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Mark Zuckeberg issues Facebook free speech vow in Charlie Hebdo tribute despite extremist death threats

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By John McCarthy | Media editor

January 9, 2015 | 4 min read

Facebook chief executive Mark Zuckerberg has revealed that he has in the past received death threats from extremists in Pakistan over the social network’s reluctance to ban content and images portraying the Prophet Muhammed.

Mark Zuckerberg

Mark Zuckerberg - Facebook chief executive

This morning (9 January), Zuckerberg discussed his experience with extremist threats on the social network in relation to the Charlie Hebdo attack that saw 12 people killed by armed extremists.

Zuckerberg said: “A few years ago, an extremist in Pakistan fought to have me sentenced to death because Facebook refused to ban content about Mohammed that offended him. We stood up for this because different voices - even if they're sometimes offensive - can make the world a better and more interesting place.”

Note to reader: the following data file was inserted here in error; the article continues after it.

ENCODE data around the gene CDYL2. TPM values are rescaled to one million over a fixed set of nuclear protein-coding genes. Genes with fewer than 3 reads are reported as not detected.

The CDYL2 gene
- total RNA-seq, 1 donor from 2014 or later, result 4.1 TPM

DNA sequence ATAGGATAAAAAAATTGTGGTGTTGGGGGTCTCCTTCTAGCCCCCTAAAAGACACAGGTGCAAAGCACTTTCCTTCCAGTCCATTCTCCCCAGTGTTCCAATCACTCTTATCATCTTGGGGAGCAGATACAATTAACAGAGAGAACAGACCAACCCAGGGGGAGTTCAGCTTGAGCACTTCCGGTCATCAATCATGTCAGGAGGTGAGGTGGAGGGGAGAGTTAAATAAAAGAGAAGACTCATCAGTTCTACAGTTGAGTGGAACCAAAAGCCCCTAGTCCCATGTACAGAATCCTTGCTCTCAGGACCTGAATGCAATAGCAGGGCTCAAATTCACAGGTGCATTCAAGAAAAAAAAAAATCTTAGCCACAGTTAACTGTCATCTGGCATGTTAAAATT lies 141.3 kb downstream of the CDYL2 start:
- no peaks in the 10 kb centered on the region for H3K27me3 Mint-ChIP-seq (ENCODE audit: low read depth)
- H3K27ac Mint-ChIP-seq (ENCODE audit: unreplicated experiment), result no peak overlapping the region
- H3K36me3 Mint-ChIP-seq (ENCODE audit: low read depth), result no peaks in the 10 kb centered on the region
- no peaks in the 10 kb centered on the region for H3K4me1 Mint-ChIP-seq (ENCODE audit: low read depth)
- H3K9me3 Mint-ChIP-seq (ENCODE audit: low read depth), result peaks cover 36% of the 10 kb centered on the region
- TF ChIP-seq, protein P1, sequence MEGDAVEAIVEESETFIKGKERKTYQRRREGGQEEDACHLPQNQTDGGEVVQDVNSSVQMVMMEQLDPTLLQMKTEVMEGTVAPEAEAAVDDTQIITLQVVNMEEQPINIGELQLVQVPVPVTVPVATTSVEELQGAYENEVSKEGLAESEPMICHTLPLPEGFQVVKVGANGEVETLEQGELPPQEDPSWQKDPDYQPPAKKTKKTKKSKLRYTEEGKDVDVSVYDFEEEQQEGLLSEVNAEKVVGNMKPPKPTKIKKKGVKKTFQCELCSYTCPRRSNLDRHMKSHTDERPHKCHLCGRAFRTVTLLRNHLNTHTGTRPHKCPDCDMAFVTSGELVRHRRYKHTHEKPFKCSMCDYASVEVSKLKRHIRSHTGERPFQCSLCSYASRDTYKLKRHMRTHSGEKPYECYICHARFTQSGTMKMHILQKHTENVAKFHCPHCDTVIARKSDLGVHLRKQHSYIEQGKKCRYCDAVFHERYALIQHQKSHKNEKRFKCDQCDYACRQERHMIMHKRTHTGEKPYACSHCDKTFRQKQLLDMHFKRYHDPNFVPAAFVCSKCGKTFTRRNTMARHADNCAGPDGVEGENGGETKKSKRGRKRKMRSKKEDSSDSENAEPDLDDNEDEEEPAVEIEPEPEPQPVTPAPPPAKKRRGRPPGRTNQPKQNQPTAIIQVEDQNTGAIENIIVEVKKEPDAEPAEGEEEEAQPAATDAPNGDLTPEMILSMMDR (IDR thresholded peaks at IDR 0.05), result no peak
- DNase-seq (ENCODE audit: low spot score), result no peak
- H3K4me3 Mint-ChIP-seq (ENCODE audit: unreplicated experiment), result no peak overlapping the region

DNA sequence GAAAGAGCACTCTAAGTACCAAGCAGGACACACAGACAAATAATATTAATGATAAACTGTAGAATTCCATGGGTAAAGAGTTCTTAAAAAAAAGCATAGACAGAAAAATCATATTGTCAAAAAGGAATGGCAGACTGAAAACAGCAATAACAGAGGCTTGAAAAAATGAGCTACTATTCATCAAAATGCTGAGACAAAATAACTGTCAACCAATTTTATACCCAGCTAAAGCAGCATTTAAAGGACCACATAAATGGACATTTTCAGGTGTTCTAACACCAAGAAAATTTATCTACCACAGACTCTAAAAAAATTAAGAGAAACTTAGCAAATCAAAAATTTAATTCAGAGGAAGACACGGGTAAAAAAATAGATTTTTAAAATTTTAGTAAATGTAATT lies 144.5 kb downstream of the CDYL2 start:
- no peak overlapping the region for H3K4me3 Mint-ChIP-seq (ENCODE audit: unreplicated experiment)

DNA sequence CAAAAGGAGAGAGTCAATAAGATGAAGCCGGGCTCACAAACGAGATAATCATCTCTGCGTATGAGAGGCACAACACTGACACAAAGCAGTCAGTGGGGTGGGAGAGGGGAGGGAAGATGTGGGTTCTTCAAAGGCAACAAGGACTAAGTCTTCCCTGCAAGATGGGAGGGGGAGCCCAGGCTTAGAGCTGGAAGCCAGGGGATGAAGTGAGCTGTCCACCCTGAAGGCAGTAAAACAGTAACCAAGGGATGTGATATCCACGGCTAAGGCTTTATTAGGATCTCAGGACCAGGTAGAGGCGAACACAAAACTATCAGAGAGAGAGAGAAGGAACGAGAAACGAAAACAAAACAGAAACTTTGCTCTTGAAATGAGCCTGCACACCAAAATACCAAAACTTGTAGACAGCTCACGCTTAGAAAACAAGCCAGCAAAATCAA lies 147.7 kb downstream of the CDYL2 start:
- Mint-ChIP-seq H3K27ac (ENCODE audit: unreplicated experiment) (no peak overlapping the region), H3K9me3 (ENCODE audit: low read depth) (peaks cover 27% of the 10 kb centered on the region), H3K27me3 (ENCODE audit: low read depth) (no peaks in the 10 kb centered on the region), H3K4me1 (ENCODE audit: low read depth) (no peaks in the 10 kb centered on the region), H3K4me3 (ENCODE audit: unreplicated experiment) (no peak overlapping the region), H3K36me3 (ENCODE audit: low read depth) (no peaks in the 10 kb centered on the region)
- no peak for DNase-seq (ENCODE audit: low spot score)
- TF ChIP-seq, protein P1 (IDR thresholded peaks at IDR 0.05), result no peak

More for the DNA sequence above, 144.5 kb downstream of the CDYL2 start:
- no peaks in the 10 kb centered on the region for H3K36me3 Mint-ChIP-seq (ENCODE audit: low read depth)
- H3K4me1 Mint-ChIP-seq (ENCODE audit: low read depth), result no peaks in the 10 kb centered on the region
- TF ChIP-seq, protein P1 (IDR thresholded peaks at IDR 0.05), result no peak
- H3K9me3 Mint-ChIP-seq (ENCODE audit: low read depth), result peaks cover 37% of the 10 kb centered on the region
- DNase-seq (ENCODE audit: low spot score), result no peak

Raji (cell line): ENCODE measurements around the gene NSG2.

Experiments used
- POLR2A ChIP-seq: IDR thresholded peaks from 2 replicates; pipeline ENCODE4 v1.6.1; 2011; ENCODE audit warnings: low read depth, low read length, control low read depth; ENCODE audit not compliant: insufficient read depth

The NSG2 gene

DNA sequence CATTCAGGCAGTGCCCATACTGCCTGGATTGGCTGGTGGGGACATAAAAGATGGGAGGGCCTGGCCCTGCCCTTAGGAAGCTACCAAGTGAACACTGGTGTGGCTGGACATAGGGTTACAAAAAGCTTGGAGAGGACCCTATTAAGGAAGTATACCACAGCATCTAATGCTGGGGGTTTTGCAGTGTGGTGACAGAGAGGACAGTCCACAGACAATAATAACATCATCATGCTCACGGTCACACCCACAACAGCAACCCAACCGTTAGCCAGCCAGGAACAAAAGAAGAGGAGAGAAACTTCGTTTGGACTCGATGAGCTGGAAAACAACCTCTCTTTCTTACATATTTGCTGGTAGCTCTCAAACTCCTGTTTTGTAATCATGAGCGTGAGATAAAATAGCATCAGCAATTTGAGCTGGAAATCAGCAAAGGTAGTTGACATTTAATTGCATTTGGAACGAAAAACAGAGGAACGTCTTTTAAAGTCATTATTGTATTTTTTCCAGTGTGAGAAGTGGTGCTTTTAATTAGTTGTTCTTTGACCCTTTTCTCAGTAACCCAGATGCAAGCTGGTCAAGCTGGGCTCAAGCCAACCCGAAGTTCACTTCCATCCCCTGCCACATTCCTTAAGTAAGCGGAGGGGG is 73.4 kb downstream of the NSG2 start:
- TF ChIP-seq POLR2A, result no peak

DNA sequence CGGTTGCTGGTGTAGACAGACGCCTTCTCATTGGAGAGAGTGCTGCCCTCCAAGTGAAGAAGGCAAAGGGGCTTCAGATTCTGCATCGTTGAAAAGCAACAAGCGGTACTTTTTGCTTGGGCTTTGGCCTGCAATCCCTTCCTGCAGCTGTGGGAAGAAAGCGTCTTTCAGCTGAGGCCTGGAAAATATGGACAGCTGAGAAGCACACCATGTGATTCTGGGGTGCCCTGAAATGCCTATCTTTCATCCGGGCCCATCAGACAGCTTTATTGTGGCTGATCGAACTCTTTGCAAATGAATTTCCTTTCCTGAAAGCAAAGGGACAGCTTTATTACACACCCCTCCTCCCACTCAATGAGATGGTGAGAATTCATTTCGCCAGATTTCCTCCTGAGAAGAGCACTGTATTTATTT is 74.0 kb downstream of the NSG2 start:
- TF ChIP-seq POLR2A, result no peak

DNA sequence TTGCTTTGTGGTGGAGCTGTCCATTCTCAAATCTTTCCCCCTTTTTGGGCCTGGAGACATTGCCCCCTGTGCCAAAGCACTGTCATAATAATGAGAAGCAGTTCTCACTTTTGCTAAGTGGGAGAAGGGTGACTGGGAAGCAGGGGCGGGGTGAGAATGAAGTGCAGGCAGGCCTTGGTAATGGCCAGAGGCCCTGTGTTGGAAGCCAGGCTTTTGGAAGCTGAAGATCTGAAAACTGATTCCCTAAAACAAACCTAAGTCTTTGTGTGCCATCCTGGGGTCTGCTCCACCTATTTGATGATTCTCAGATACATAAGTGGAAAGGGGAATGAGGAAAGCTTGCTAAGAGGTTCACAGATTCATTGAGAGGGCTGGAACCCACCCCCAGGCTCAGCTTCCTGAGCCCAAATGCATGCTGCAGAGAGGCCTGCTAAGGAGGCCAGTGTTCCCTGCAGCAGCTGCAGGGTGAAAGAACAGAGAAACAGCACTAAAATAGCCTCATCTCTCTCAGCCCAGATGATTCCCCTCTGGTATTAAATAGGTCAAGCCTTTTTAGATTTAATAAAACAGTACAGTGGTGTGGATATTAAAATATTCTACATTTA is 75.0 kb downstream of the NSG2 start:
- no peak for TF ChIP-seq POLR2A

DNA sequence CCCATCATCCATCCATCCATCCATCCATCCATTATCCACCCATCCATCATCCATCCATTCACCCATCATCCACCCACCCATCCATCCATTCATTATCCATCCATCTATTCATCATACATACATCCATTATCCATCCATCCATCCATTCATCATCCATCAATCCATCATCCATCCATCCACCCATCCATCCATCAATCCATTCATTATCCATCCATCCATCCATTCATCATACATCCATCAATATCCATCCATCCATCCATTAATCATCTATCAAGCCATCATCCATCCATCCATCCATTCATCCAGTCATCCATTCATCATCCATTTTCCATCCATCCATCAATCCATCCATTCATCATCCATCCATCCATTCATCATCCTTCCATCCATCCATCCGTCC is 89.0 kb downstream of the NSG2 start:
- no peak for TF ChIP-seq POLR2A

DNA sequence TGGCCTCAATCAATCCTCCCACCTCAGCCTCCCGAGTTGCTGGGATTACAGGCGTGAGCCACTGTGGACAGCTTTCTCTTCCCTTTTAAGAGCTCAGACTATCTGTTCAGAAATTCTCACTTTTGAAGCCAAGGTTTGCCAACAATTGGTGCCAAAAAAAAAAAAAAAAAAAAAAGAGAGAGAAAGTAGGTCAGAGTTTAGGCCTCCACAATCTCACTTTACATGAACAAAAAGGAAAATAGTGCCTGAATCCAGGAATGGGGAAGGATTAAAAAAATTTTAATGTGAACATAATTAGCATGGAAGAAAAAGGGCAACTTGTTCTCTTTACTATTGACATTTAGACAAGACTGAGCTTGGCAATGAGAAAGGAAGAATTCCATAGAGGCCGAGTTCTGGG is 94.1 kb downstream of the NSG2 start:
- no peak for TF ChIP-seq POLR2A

The Facebook chief admitted the company follows the laws of each country but never lets “one country or group of people dictate what people can share across the world”.

Speaking on the Charlie Hebdo tragedy, Zuckerberg said: “As I reflect on yesterday's attack and my own experience with extremism, this is what we all need to reject - a group of extremists trying to silence the voices and opinions of everyone else around the world.

“I won't let that happen on Facebook. I'm committed to building a service where you can speak freely without fear of violence.”

He concluded: “My thoughts are with the victims, their families, the people of France and the people all over the world who choose to share their views and ideas, even when that takes courage. ‪#‎JeSuisCharlie”

In the days following the attack, Facebook and Twitter hosted a social media vigil tributing the fallen in the Charlie Hebdo attack using #JeSuisCharlie.

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